Everyone in our age bracket knows that Elvis Presley was born in Tupelo, MS, so a visit to the Elvis Presley Birthplace is a requirement. It is a fairly extensive site consisting of the two-room home where he was born, the small Assembly of God church he attended (moved from its original location), a large museum and events center, a modern Memorial Chapel (unfortunately closed that day), and the inevitable gift shop. Overlooking these, on top of a hill, is a pavilion and a statue of Elvis at two stages of his life. Although they moved frequently, he lived in Tupelo until age 13 when his family moved to Memphis.
During the Civil War in July 1864, General William Tecumseh Sherman was on his way to Georgia and needed his supply route from Louisville, through Nashville and Chattanooga, to be protected “at all costs.” The result was a meeting of Federal and Confederate forces in and around Tupelo. Many lives were lost on both sides, but neither could claim complete victory. Federal forces turned back, but the supply lines were protected – for the moment. The Tupelo National Battlefield (Mile 259.7), within the city of Tupelo, only covers about a city block, but contains one large and several smaller monuments, two cannon, and three or four grave markers that appear to be for Confederate soldiers.
Until the Europeans arrived, this was the land of the Chickasaw. They lived mostly in villages like the one at the Chickasaw Village Site (Mile 261.8). Networks of trails connected the villages and individual groups. These trails became the basis for the Natchez Trace. This actual village site shows the arrangement and describes the typical housing of a Chickasaw village.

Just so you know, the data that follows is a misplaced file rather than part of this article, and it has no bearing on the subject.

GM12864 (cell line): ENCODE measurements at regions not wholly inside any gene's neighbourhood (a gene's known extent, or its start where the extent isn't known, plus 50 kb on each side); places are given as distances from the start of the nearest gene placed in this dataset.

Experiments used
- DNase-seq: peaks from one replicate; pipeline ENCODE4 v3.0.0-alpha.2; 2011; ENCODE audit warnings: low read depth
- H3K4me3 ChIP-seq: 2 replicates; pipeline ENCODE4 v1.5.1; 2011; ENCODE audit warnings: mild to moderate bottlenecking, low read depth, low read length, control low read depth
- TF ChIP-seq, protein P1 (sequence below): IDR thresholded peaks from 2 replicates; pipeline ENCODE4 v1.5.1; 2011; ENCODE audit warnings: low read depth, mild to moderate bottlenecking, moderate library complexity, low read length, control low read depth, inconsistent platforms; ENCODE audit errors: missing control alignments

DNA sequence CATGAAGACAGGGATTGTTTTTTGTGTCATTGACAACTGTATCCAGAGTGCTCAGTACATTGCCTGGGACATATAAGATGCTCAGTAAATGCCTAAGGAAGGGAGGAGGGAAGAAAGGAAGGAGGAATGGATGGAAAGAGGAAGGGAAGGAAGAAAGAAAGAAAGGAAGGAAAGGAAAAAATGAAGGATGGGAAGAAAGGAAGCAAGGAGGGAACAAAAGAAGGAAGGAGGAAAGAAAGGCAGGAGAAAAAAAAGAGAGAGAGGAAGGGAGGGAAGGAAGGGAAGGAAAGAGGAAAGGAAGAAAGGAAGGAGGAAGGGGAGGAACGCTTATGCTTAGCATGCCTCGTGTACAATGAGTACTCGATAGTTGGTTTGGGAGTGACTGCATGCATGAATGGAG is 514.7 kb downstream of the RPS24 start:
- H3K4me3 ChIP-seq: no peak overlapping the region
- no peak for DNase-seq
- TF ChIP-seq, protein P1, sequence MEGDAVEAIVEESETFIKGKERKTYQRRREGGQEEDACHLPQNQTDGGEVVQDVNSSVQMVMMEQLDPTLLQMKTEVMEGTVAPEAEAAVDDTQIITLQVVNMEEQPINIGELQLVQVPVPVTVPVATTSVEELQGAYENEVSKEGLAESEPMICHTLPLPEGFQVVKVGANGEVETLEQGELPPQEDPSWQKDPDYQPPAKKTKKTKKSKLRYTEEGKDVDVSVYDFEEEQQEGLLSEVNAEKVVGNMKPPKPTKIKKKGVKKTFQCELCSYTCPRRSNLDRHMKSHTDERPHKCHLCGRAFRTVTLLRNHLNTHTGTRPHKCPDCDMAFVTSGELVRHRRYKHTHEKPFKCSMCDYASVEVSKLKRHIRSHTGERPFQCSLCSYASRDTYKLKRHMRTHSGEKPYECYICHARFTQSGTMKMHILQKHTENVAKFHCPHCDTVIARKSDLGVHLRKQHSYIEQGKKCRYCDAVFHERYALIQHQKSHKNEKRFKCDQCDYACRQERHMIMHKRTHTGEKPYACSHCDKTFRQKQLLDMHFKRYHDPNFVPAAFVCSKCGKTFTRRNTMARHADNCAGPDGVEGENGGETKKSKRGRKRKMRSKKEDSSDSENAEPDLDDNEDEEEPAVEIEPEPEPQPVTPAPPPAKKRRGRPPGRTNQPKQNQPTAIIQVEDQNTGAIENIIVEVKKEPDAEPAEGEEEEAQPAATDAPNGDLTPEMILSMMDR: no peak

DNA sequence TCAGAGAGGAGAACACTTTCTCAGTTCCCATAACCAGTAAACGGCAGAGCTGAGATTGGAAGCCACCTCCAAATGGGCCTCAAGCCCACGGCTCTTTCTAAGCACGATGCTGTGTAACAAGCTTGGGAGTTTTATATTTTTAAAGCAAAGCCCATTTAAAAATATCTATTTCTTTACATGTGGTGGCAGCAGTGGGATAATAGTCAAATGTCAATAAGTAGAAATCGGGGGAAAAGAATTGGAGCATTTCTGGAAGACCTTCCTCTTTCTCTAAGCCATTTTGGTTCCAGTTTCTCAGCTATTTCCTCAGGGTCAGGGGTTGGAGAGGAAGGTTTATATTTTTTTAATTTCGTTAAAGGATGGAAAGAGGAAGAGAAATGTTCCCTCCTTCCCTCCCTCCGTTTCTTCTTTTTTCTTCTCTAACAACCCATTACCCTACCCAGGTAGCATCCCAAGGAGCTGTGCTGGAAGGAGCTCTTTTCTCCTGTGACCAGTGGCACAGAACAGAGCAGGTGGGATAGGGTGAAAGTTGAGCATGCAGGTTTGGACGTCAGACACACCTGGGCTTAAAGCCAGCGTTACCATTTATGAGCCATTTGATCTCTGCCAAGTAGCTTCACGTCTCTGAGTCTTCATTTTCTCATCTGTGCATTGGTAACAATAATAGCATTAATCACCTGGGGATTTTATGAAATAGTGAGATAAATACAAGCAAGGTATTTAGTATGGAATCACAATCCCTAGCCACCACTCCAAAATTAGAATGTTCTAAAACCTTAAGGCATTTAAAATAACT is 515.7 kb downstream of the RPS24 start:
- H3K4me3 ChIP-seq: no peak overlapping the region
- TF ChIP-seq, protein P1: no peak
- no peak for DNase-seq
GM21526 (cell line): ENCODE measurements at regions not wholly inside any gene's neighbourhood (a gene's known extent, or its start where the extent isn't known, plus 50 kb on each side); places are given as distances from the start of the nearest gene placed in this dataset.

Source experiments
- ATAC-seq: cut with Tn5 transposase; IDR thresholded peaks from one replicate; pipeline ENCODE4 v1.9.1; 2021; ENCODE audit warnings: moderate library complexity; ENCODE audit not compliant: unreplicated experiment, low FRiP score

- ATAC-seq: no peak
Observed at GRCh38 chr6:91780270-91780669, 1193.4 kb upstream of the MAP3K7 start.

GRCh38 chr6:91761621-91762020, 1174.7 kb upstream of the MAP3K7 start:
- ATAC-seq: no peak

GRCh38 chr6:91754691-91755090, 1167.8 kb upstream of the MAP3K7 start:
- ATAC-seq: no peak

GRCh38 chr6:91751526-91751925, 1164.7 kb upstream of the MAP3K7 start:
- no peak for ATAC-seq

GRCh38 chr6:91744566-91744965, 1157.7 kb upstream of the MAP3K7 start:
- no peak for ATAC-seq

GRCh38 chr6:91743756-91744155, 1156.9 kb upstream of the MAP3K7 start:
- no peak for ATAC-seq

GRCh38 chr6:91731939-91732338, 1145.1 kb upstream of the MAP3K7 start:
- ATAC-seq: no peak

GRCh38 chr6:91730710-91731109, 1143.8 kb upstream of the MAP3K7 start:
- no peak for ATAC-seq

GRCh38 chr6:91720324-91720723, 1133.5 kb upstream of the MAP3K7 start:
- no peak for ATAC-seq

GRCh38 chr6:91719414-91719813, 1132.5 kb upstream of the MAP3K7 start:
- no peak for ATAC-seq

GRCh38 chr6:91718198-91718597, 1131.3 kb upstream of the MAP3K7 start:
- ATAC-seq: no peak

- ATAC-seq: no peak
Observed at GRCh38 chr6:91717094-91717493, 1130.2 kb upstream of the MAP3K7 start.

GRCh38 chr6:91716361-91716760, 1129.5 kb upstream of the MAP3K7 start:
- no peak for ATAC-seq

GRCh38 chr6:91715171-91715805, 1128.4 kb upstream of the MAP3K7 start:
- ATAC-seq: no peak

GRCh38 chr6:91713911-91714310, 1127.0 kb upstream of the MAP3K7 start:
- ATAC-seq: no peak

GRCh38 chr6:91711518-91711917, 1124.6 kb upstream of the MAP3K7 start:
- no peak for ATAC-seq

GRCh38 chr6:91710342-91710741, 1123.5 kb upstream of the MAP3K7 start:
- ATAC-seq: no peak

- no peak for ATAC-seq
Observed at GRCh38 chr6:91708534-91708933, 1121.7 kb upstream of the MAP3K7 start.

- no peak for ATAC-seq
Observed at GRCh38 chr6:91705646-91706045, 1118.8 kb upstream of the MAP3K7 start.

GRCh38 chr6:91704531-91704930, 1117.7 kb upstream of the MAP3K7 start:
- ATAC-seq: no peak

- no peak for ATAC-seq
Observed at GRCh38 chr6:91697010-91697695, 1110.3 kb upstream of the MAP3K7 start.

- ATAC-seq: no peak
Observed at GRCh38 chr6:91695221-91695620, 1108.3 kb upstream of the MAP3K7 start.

Tupelo to Mount Locust – Wednesday
At Mile 243.1 is an access road to Davis Lake Recreation Area, a US Forest Service site with a campground and day use area on a beautiful lake. Along the way to Davis Lake is Owl Creek Archaeological Site, also administered by the Forest Service. This site consists of five mounds, only two of which are on public property. The mounds are thought to be mostly ceremonial, high living spots for chiefs and priests and/or burial mounds.
There are several places that the Old Trace has been preserved. They are usually not very long, but they provide a glimpse of the original Trace. We stopped at a couple of them.
In about 1812, Louis LeFleur established a stand on the Natchez Trace at Mile 180.7. Because of his nationality, it became known as French Camp, the name retained by the present village. It is preserved as a National Historic Area. We had lunch at the Council House Café.
Grindstone Ford (Mile 45.7) marks the beginning of the wilderness of the Chocktaw nation and the location of Daniel Burnett’s Stand. We were distressed at the condition of this site. We were here previously in 2011 and the change is dramatic. The small cemetery associated with the stand has been allowed to completely grow over, and we could not even access the actual ford site because of the fallen tree limbs and undergrowth.
All-in-all, it was an excellent mini-vacation despite our complaints. We were able to meet several people involved with administration of the Parkway, and we saw many historical sites along the Trace – not to mention seeing where Elvis Presley was born!